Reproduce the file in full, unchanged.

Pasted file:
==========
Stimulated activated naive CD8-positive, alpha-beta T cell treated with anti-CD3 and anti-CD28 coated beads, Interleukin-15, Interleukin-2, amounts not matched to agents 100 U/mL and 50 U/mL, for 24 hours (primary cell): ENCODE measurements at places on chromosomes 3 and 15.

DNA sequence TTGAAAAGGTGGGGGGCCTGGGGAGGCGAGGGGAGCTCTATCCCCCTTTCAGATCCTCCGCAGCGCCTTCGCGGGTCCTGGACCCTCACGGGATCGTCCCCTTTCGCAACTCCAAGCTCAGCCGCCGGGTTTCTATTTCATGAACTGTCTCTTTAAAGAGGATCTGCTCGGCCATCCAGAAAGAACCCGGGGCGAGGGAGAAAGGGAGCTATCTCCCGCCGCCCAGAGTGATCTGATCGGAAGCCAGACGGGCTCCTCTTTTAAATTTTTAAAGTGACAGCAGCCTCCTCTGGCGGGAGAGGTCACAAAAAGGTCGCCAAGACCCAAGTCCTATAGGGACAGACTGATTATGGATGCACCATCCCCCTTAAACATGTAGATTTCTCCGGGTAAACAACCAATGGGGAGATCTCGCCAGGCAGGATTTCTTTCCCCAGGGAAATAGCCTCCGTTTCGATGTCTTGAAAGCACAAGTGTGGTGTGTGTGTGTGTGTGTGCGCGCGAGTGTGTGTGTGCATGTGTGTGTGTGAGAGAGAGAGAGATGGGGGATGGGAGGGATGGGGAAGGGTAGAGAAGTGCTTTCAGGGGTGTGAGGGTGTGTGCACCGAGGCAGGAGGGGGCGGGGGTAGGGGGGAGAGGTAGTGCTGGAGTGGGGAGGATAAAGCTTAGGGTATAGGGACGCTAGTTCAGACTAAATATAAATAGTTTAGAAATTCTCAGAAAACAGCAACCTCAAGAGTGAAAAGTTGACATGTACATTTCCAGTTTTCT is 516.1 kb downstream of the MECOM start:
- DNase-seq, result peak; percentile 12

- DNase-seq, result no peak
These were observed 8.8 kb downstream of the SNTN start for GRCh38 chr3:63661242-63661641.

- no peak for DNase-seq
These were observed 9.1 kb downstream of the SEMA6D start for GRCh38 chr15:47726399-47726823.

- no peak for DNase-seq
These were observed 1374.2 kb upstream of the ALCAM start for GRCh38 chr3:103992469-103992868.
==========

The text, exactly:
Stimulated activated naive CD8-positive, alpha-beta T cell treated with anti-CD3 and anti-CD28 coated beads, Interleukin-15, Interleukin-2, amounts not matched to agents 100 U/mL and 50 U/mL, for 24 hours (primary cell): ENCODE measurements at places on chromosomes 3 and 15.

DNA sequence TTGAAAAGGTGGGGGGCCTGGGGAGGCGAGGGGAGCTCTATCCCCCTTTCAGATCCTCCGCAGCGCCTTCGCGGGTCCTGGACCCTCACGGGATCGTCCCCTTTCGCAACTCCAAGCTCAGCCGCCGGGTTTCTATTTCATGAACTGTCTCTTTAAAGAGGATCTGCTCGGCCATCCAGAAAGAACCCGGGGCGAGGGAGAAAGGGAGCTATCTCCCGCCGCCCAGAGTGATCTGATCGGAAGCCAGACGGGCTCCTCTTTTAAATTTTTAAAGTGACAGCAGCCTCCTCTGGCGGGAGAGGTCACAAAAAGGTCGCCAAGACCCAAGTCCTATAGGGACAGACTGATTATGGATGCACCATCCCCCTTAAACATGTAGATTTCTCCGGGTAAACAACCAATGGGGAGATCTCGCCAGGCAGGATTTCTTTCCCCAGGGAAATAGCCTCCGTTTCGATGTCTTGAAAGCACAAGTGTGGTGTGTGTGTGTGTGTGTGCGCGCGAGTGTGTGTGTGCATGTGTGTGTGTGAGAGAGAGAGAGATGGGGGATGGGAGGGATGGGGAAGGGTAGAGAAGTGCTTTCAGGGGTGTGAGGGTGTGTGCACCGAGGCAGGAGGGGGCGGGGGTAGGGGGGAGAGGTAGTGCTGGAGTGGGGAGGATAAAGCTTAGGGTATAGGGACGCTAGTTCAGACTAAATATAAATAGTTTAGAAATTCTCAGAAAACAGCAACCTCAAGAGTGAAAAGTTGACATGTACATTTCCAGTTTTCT is 516.1 kb downstream of the MECOM start:
- DNase-seq, result peak; percentile 12

- DNase-seq, result no peak
These were observed 8.8 kb downstream of the SNTN start for GRCh38 chr3:63661242-63661641.

- no peak for DNase-seq
These were observed 9.1 kb downstream of the SEMA6D start for GRCh38 chr15:47726399-47726823.

- no peak for DNase-seq
These were observed 1374.2 kb upstream of the ALCAM start for GRCh38 chr3:103992469-103992868.